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Journal of Nanomaterials
Volume 2014 (2014), Article ID 879813, 14 pages
Research Article

Enhanced Device and Circuit-Level Performance Benchmarking of Graphene Nanoribbon Field-Effect Transistor against a Nano-MOSFET with Interconnects

1Faculty of Electrical Engineering, Universiti Teknologi Malaysia (UTM), 81310 Skudai, Johor, Malaysia
2Division of Engineering and Physics, Wilkes University, Wilkes-Barre, PA 18766, USA

Received 10 December 2013; Revised 11 February 2014; Accepted 12 February 2014; Published 26 March 2014

Academic Editor: Tianxi Liu

Copyright © 2014 Huei Chaeng Chin et al. This is an open access article distributed under the Creative Commons Attribution License, which permits unrestricted use, distribution, and reproduction in any medium, provided the original work is properly cited.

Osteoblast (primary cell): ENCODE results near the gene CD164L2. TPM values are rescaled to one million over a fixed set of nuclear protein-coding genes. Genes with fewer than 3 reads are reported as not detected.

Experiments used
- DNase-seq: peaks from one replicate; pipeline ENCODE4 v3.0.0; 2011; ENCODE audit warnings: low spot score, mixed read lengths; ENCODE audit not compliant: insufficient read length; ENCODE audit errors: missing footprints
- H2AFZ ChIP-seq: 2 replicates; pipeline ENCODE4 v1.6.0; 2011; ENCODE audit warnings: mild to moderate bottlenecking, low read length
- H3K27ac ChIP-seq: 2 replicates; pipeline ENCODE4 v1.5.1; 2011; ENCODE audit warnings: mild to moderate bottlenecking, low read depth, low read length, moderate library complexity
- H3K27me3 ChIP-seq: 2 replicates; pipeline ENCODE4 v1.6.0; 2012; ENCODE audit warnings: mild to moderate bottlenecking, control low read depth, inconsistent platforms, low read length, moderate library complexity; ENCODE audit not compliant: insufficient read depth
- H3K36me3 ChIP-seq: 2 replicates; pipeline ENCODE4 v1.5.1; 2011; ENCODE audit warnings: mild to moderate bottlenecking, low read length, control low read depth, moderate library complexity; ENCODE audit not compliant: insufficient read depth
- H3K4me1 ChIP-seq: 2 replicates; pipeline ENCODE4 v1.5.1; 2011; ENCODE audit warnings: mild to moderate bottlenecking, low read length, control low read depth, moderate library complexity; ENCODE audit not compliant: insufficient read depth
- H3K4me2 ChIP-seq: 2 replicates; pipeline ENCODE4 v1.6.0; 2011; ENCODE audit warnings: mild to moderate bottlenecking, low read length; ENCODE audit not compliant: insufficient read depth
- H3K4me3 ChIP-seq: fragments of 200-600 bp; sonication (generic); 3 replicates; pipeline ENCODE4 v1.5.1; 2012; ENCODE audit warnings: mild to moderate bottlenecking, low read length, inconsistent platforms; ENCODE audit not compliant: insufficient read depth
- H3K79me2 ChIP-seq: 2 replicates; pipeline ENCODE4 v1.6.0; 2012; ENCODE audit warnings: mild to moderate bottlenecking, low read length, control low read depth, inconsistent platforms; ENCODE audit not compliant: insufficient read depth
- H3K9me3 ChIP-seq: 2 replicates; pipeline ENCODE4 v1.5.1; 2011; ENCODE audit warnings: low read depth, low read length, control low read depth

Comparative benchmarking of a graphene nanoribbon field-effect transistor (GNRFET) and a nanoscale metal-oxide-semiconductor field-effect transistor (nano-MOSFET) for applications in ultralarge-scale integration (ULSI) is reported. GNRFET is found to be distinctly superior in the circuit-level architecture. The remarkable transport properties of GNR propel it into an alternative technology to circumvent the limitations imposed by the silicon-based electronics. Budding GNRFET, using the circuit-level modeling software SPICE, exhibits enriched performance for digital logic gates in 16 nm process technology. The assessment of these performance metrics includes energy-delay product (EDP) and power-delay product (PDP) of inverter and NOR and NAND gates, forming the building blocks for ULSI. The evaluation of EDP and PDP is carried out for an interconnect length that ranges up to 100 μm. An analysis, based on the drain and gate current-voltage (- and -), for subthreshold swing (SS), drain-induced barrier lowering (DIBL), and current on/off ratio for circuit implementation is given. GNRFET can overcome the short-channel effects that are prevalent in sub-100 nm Si MOSFET. GNRFET provides reduced EDP and PDP one order of magnitude that is lower than that of a MOSFET. Even though the GNRFET is energy efficient, the circuit performance of the device is limited by the interconnect capacitances.